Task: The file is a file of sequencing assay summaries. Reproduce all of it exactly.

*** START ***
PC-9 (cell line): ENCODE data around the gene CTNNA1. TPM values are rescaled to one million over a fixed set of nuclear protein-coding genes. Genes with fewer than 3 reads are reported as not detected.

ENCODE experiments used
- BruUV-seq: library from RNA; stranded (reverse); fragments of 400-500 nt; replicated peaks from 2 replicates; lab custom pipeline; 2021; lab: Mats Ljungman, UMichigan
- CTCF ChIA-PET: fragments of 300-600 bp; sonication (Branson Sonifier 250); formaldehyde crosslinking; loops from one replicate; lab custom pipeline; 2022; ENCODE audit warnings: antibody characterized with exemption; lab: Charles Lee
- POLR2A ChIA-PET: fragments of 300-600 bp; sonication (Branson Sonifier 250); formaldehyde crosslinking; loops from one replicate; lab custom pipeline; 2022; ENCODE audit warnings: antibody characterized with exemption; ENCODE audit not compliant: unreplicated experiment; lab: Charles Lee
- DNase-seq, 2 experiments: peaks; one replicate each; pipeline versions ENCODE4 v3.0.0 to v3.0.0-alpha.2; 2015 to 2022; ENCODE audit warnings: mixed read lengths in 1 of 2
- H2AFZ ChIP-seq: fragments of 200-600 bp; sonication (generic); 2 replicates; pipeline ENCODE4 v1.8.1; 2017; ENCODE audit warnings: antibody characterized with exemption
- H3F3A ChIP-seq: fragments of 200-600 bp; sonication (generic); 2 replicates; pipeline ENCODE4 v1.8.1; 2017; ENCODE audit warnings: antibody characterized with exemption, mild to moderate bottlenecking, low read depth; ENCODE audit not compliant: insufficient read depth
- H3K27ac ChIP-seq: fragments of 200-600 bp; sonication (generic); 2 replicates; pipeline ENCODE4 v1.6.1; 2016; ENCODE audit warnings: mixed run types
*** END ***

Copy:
PC-9 (cell line): ENCODE data around the gene CTNNA1. TPM values are rescaled to one million over a fixed set of nuclear protein-coding genes. Genes with fewer than 3 reads are reported as not detected.

ENCODE experiments used
- BruUV-seq: library from RNA; stranded (reverse); fragments of 400-500 nt; replicated peaks from 2 replicates; lab custom pipeline; 2021; lab: Mats Ljungman, UMichigan
- CTCF ChIA-PET: fragments of 300-600 bp; sonication (Branson Sonifier 250); formaldehyde crosslinking; loops from one replicate; lab custom pipeline; 2022; ENCODE audit warnings: antibody characterized with exemption; lab: Charles Lee
- POLR2A ChIA-PET: fragments of 300-600 bp; sonication (Branson Sonifier 250); formaldehyde crosslinking; loops from one replicate; lab custom pipeline; 2022; ENCODE audit warnings: antibody characterized with exemption; ENCODE audit not compliant: unreplicated experiment; lab: Charles Lee
- DNase-seq, 2 experiments: peaks; one replicate each; pipeline versions ENCODE4 v3.0.0 to v3.0.0-alpha.2; 2015 to 2022; ENCODE audit warnings: mixed read lengths in 1 of 2
- H2AFZ ChIP-seq: fragments of 200-600 bp; sonication (generic); 2 replicates; pipeline ENCODE4 v1.8.1; 2017; ENCODE audit warnings: antibody characterized with exemption
- H3F3A ChIP-seq: fragments of 200-600 bp; sonication (generic); 2 replicates; pipeline ENCODE4 v1.8.1; 2017; ENCODE audit warnings: antibody characterized with exemption, mild to moderate bottlenecking, low read depth; ENCODE audit not compliant: insufficient read depth
- H3K27ac ChIP-seq: fragments of 200-600 bp; sonication (generic); 2 replicates; pipeline ENCODE4 v1.6.1; 2016; ENCODE audit warnings: mixed run types